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Books > History > Architecture > The Art of Indian Asia - Its Mythology and Transformations (Set of 2 Volumes)
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The Art of Indian Asia - Its Mythology and Transformations (Set of 2 Volumes)
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The Art of Indian Asia - Its Mythology and Transformations (Set of 2 Volumes)
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About the Book

The present work is intended not as a handbook but as an introduction to its subject, to be read from beginning to end. Each section is preparation for the next. Chapter I, presenting as it does a brief historical outline of the transformations of Indian art as well as a key to the symbology of the forms, can be used as a guide during the first perusal of the pictures. For the reader then wishing to find quickly the several portions of text referring to any specific group of monuments, a copious index has been supplied, together with textual references in the Description of Plates and cross-references in the footnotes. Marginal references to the Plates, furthermore, accompany the text. These should make possible an easy and rapid correlation of the materials of the two volumes.

The first two groups of Plates in the text volume illustrate, for the most part, the anthropological and comparative observations of the text. Included among them, however, are a few photographs that are indispensable to Dr. Zimmer's argument but do not meet the aesthetic standard of the Plates volume. On the other hand, the final cluster of text Plates constitutes an independent pictorial appendix, illustrating the miniature and Rajput art of the eleventh to nineteenth centuries A.D. Dr. Zimmer's notes on this subject had not been developed beyond preliminary jottings, and could not be incorporated in any major section of the text. But since there is actually a rather special, very delicate, lyric quality about these paintings on palm leaf and paper, which sets them apart, somewhat, from the tradition of the stone monuments, it is not inappropriate that they should be given a separate place.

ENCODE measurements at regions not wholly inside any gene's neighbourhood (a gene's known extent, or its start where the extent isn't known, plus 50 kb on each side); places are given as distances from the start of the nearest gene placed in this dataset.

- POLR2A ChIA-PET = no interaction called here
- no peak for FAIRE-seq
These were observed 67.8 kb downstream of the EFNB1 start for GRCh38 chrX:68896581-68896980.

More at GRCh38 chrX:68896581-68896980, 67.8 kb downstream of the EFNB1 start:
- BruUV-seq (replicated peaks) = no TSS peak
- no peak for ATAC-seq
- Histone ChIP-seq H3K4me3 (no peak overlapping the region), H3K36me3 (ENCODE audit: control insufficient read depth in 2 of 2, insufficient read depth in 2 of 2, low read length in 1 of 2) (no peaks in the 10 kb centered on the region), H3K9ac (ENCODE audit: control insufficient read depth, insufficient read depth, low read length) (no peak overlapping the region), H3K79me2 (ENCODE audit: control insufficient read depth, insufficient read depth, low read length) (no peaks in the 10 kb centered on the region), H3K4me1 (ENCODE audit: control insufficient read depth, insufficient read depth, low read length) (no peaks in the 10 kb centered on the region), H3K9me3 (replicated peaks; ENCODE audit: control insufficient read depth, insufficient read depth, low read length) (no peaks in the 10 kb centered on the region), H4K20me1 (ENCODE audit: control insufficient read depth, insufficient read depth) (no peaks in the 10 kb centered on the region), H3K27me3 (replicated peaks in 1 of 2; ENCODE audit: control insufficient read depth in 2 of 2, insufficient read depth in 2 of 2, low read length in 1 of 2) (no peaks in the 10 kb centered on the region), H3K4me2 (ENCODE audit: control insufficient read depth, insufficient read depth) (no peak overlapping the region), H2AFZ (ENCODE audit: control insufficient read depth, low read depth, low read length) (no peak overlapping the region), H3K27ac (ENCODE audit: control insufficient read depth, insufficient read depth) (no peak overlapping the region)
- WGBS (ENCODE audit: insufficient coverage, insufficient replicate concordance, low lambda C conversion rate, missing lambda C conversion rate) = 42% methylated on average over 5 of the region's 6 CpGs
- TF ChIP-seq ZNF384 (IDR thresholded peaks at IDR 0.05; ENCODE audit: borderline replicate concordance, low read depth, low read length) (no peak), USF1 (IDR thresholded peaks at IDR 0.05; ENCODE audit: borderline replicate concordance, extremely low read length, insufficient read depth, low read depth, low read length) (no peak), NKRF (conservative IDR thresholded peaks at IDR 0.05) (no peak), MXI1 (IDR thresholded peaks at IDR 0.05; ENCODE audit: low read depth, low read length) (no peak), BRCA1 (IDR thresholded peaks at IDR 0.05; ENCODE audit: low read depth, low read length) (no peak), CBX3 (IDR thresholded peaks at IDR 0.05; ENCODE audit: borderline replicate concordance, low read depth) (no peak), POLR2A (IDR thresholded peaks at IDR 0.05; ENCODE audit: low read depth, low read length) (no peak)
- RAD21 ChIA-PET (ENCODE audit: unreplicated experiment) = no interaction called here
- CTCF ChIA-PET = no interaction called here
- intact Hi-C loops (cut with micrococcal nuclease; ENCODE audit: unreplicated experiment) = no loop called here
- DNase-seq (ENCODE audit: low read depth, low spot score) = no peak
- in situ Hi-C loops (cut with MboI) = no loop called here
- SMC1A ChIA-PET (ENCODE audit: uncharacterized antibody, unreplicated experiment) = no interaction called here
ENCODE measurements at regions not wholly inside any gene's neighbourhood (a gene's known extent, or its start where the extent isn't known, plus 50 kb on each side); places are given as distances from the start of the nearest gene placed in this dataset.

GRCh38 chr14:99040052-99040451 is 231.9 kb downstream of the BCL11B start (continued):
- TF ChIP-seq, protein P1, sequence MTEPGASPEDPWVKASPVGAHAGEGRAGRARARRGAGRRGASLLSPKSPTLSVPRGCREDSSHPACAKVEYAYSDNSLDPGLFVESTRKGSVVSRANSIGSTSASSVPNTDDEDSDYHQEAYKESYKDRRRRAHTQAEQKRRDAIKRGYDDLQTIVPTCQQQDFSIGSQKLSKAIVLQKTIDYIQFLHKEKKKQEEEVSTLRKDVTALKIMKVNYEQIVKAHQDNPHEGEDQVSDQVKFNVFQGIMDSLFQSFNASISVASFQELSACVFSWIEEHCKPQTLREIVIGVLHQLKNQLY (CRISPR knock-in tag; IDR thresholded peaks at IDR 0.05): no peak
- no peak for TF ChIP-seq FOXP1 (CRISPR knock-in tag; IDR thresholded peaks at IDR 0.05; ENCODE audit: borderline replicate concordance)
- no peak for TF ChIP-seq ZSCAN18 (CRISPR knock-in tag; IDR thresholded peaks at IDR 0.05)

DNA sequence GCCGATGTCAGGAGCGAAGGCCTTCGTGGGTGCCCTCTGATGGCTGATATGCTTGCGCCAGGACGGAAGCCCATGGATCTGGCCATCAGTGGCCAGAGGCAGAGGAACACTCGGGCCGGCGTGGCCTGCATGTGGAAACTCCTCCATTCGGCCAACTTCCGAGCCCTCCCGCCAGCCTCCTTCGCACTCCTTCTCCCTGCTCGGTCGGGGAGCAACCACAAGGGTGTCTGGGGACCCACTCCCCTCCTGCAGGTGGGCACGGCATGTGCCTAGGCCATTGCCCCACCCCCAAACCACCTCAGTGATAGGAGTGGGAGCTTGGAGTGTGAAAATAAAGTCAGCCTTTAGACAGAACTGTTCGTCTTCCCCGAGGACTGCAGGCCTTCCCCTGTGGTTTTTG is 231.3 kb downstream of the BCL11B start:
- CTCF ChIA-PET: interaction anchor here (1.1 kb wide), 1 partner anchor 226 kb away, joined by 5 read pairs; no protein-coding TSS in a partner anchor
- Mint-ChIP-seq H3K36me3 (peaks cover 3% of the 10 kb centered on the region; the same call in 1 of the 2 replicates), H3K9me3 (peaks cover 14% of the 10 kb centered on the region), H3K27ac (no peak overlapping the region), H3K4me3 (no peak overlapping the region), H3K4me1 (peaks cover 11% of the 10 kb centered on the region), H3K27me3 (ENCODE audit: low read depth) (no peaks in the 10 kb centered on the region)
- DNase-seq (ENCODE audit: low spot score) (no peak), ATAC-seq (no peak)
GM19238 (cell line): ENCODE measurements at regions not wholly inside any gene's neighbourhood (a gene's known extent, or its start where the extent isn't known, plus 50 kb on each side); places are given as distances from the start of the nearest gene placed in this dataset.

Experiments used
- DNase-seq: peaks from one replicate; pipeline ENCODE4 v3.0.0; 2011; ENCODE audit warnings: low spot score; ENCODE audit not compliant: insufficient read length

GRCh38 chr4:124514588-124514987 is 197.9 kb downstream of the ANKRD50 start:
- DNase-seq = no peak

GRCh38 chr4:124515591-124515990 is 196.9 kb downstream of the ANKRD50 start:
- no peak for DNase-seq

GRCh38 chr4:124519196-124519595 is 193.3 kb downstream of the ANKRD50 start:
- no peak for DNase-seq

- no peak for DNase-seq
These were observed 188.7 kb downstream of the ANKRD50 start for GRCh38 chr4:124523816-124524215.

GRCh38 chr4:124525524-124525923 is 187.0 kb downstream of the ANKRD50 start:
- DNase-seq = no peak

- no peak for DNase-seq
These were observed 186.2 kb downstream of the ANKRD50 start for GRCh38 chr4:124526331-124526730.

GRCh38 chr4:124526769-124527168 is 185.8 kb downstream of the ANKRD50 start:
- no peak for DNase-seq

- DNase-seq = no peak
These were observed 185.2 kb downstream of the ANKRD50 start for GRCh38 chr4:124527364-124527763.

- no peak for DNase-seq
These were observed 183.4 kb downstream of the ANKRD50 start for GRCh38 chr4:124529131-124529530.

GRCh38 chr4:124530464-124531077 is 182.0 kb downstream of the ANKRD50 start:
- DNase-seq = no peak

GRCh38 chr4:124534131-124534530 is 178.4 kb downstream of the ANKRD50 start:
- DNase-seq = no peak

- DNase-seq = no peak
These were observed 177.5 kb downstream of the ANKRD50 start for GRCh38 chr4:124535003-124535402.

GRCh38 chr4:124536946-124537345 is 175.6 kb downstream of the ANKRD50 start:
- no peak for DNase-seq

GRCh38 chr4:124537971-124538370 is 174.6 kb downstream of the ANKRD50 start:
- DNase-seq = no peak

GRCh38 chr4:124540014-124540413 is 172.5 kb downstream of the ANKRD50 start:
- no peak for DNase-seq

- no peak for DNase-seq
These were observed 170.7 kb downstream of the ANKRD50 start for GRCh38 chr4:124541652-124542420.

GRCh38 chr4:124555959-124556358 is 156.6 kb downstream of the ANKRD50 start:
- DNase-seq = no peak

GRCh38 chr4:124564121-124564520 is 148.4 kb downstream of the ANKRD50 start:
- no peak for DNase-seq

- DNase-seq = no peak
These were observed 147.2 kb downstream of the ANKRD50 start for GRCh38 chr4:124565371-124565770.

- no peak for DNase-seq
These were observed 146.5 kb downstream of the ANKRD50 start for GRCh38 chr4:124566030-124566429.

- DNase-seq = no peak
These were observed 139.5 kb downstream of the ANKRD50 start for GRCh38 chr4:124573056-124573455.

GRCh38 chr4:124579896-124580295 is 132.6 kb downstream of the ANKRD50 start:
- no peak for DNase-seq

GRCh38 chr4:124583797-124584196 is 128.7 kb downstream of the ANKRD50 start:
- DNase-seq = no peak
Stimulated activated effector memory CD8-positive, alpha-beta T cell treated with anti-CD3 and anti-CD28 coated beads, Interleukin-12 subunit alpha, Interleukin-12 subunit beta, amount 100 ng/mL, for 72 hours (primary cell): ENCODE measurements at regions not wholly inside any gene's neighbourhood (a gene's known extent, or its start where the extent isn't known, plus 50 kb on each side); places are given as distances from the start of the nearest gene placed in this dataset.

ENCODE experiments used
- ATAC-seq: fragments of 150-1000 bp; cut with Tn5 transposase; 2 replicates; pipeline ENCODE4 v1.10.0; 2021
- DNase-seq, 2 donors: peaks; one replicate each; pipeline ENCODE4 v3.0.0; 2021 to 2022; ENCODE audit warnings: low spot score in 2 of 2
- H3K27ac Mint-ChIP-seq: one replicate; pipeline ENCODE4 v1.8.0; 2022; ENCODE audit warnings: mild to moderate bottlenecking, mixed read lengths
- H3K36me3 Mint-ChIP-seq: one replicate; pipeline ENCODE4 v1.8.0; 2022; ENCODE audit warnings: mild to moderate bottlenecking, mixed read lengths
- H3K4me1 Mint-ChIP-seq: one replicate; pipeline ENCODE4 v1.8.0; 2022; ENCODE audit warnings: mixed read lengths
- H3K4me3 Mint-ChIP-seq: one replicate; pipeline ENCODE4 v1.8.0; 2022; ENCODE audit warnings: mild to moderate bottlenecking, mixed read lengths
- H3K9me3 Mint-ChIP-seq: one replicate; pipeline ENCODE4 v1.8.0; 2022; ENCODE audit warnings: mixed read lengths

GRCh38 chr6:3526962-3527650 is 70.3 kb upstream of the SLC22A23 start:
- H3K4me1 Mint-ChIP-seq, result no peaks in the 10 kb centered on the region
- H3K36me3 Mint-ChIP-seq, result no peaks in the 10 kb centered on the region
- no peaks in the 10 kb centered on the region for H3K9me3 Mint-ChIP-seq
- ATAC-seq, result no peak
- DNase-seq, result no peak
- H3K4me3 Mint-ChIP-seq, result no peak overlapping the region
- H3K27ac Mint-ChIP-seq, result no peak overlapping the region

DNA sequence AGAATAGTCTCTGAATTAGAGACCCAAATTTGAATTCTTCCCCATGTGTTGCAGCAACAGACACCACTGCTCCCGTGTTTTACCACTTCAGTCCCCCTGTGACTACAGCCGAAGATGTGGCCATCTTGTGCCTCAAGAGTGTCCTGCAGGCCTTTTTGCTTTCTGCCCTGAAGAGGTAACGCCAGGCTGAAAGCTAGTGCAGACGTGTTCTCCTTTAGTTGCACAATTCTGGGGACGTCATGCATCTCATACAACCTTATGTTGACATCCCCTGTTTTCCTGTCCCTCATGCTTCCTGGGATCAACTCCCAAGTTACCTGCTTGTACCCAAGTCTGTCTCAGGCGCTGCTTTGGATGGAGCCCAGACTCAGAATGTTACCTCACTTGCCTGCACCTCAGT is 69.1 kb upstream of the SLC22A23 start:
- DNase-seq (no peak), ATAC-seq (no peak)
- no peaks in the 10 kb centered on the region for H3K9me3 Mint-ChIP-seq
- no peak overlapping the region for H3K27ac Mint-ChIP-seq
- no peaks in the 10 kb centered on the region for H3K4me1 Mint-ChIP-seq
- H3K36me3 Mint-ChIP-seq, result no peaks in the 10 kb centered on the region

About the Author

HEINRICH ROBERT ZIMMER (1890-1943) was an Indologist and historian of South Asian art. His other works include Myths and Symbols in Indian Art and Civilization and Philosophies of India, Maya : Der Indische Mythos, Philosophies of India, The King and the Corpse: Tales of the Sou's Congrest of Evil. He was the most important German cholar in Indian Studies after Max Muller (1823-1900). In 2010, in recognition to hi contribution in the filed of Indology a "Heinrich Zimmer Chairs for Indian Philosophy and Intellectual History" was inaugurated at Heidelberg university.

Zimmer's method was to examine religious images using their sacred significance as a key to their psychic transformation. His use of (Indian) philosophy and religious history to interpret art was at oods with traditional scholarship. His vast knowledge of Hindu mythology and philosophy (particularly Puranic and Tantric works) gave him insights into the art, insight that were appreciated by Joseph Campbell among others. Cambell edited many of Zimmer's writings after his death.

EDITOR'S FOREWORD